Let us now pray… for Putin and his regime to die. Even better, let’s pray for him to live and suffer a humiliating defeat. Even more, let’s pray for him to be brought before justice, and made to face those whose lives he destroyed. Let’s pray for the Russian people to rise up and say “no more!” Let’s pray the way they did in the Bible. Let’s pray for justice. Let’s pray for the fall of tyrants.
War comes. We cower. Church leaders pray in soft tones. Something terrible happens and Bishops write carefully weighed words and ambiguous prayers for peace. They send out monochrome letters and unemotional prayers. Stuff that!!! Let’s show some heart. Let’s have some empathy. Let’s pray for justice.
Let our churches name evil and pray against it. Let our churches pray in a way that empathizes with victims; that stands with the refugees of war and weeps with those who weep. No more nice empty words. Let’s pray with heart. Let’s pray with the confidence that we can truly say what we think to God (Heb 9:22) – and that God will understand an interpret (Rom 8:28).
Not long ago I was at a meeting of pastors. The leader asked us to share an encouraging story of prayer. I shared how I was isolated by floods while my wife repeatedly rang on the phone crying as our house became water damaged. I was upset that my family should have to face this without me. I cried out in prayer to God, “It’s not fair! Why would you separate us at a time like this?” That prayer received a surprising gracious answer but that’s not the point. The point is the platitudes. As soon as I said that I had prayed to God “it’s not fair” one of the pastors interrupted, “surely you didn’t talk to God that way?” Of course I did! Abraham did. Moses did. Hannah did. David did. Jesus did on the cross. God is grace and love, right? So, we have confidence to vent, to rage, to express our heart to God – without fear of judgement. Prayer is not a place to be nice and to sugar-coat things. Prayer is a place to tell God everything – even if our thoughts turn out to be wrong! Prayer is a place for truth. But unless we put away the platitudes, the silly ritualized ways, and just come as we are, we’re not giving the Divine Healer permission to work on us. Prayer is a place for being truthful about your heart, even if it is wrong, so God can work on it.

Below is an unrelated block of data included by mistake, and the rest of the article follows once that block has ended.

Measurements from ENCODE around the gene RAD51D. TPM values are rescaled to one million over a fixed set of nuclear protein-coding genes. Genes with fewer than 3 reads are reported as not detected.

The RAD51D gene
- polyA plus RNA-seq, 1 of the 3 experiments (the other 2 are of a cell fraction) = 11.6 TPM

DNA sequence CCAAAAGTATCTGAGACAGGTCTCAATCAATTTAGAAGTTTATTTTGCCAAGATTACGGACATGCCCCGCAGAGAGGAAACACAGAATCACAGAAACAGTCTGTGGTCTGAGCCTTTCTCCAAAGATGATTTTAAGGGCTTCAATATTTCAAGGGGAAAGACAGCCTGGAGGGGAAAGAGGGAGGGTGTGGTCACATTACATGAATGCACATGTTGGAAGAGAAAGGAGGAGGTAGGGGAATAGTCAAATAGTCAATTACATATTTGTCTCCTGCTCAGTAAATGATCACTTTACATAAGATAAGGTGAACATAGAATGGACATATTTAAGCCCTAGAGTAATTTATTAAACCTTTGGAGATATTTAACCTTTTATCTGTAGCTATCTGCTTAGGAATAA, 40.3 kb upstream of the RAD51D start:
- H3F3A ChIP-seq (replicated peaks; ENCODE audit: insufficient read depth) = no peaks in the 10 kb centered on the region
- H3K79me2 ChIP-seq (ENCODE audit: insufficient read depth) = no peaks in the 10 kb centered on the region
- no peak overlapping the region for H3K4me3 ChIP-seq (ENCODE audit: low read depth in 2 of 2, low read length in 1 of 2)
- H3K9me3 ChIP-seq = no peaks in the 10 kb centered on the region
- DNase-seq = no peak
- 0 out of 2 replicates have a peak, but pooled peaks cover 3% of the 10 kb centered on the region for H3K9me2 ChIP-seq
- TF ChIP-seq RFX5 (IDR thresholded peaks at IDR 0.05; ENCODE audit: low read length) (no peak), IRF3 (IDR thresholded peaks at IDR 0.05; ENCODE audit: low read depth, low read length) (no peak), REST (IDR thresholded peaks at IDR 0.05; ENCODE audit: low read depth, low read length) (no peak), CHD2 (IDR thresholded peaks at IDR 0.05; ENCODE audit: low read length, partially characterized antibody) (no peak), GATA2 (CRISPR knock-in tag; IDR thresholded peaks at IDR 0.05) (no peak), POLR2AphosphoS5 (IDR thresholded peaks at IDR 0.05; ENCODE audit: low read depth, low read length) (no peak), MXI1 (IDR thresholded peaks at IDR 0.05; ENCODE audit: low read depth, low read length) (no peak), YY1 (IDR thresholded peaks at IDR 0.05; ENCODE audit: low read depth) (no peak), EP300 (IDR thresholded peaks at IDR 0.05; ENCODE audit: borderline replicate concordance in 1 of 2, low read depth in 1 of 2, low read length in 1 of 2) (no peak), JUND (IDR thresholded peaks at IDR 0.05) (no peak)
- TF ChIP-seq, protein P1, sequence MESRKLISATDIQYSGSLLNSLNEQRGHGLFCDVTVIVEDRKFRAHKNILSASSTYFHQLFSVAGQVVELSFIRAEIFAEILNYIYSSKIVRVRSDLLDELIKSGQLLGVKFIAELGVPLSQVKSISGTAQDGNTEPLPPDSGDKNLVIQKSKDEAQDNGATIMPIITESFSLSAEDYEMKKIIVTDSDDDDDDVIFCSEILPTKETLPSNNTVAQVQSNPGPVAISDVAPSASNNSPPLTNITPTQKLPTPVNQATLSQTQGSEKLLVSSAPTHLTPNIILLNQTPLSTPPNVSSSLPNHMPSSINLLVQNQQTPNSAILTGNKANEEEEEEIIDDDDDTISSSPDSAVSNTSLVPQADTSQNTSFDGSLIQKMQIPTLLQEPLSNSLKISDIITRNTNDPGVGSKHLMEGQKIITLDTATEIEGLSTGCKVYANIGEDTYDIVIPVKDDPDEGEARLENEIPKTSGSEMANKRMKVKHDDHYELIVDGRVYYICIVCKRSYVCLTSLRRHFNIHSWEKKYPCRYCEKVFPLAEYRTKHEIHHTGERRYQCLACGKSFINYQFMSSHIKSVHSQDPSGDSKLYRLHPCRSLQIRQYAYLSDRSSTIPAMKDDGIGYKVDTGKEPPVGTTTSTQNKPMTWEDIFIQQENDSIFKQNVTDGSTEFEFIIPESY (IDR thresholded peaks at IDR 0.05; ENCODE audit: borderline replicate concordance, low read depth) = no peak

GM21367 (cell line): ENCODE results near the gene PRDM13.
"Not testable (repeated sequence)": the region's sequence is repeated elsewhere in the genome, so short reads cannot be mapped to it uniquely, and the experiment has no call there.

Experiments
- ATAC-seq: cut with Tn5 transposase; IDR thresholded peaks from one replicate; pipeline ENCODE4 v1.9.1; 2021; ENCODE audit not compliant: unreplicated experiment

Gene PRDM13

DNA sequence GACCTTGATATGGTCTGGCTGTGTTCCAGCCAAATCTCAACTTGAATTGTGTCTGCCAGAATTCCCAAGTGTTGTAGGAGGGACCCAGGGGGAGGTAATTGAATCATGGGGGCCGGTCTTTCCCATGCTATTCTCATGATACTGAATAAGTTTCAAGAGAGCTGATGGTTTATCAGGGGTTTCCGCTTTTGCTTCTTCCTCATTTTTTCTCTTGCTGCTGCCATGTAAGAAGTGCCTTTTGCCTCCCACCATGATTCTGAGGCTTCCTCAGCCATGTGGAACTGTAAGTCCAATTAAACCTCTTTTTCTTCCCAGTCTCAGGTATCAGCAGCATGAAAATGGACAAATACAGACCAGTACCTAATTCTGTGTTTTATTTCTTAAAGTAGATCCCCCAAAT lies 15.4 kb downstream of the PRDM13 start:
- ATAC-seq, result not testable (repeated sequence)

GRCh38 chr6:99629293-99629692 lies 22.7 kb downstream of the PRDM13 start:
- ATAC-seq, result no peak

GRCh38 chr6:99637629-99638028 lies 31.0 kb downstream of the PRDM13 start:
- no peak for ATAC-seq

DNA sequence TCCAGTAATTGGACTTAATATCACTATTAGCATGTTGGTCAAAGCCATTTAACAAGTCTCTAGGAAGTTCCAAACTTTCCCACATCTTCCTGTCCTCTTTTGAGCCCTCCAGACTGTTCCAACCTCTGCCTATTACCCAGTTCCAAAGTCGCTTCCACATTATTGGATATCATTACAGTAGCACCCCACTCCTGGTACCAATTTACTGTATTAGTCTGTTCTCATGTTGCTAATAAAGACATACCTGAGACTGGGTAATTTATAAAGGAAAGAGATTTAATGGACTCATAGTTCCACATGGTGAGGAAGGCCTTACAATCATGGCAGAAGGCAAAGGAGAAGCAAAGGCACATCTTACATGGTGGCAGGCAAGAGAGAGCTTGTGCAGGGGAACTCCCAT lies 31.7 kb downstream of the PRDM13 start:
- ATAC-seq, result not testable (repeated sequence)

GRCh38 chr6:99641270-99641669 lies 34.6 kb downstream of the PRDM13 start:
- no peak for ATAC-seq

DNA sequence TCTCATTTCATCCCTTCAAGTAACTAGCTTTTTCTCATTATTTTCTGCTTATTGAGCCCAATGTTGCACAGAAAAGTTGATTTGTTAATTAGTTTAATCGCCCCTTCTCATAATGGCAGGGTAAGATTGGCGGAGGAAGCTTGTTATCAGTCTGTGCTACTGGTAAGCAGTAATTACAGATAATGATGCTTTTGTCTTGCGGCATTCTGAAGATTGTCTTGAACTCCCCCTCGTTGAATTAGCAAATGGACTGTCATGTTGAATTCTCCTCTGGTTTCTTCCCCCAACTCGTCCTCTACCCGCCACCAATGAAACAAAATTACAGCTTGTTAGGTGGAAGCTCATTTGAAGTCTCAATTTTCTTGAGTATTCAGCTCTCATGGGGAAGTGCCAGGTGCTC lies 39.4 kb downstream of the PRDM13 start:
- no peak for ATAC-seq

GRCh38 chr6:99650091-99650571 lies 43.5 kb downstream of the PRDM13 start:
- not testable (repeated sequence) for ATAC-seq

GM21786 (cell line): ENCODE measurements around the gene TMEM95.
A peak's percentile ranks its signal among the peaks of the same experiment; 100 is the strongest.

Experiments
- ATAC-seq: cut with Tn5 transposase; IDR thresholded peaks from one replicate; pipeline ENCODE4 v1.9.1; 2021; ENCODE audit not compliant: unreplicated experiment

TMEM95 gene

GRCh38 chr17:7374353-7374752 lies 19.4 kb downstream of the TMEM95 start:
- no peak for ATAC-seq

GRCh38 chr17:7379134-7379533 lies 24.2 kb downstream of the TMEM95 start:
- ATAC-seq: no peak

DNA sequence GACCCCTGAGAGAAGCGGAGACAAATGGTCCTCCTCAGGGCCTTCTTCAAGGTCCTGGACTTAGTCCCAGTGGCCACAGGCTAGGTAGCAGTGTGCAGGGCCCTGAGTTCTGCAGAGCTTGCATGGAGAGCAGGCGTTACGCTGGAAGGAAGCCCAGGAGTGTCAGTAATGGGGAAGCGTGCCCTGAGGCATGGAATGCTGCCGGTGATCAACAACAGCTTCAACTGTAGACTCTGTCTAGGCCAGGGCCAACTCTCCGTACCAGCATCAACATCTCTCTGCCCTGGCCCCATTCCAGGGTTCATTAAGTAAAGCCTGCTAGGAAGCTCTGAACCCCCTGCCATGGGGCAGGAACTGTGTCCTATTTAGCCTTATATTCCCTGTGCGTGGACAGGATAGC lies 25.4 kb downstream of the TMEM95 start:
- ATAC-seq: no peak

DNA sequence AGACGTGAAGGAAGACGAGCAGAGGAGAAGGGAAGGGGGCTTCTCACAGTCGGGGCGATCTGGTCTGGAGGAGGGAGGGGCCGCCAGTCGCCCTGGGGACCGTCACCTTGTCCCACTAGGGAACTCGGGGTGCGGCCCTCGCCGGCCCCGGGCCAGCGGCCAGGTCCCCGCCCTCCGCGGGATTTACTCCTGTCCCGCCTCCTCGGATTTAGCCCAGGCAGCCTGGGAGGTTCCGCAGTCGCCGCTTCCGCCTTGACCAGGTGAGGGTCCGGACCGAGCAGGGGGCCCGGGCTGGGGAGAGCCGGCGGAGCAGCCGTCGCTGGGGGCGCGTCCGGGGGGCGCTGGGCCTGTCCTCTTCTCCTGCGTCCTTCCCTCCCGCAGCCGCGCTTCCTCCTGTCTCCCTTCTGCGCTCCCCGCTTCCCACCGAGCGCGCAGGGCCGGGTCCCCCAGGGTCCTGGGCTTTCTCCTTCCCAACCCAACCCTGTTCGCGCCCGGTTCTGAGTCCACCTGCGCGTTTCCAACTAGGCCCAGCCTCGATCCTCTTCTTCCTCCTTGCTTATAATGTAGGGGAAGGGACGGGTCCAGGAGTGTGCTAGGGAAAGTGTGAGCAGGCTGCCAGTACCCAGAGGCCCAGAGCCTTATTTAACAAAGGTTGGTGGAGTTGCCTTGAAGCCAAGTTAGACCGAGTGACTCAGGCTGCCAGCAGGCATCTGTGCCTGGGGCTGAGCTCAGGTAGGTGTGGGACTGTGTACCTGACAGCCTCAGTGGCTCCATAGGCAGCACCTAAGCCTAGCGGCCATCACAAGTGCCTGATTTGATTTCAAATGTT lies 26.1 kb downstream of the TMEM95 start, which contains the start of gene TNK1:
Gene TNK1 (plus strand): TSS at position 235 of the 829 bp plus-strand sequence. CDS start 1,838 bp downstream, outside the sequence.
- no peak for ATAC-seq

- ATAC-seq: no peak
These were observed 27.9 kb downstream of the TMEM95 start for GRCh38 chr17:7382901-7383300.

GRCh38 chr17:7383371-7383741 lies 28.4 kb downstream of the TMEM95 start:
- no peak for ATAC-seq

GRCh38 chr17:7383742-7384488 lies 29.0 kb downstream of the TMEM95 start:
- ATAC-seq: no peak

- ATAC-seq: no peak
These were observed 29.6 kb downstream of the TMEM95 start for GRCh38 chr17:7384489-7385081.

So let us pray for Vlad to get his just desserts. I may not have a full grasp of the situation. But like you, I desire this tyrant gone and his war ended. I may have the wrong end of the stick. But I bring my honest heart before God. At least when I pray this I honour the people of Ukraine with something better than a placid prayer for peace!
I’ll prove my point from the Bible in a moment, but just one clarification. It is good for us to honestly pray for evil to be destroyed. But we do not talk to God as if our opinions or perceptions are unquestionably right. That’s why Jesus suggested we should follow the words ‘your kingdom come’ with ‘your will be done’. We need to be careful not to think that God’s kingdom will match our ideas of it. When we pray for Putin to be crushed, we must always be open to God correcting our views. We must be open to God crushing ‘the Putin within’ us too. This is not a prayer for God to make the world how we want it. This prayer is not a ‘fatwa’ or a curse. This is an expression of hurt. This is a prayer for Divine justice. When we pray this way there is an attitude in our hearts that says “God as you bring justice, I’m open to being humbled and changed.” Every time we pray for a tyrant to fall, we should include the prayer that the tyrant within us would fall too. Whenever we pray for mercy and justice, we are committing ourselves to learning justice ourselves.
Let’s pray gutsy honest prayers of the heart. This is what we see in the prayer-book of the Bible – the book of Psalms. It shows us the confidence, frankness, and honesty that prayer involves. So here are some things it is OK to pray for…
It’s OK to pray for God to stop hiding: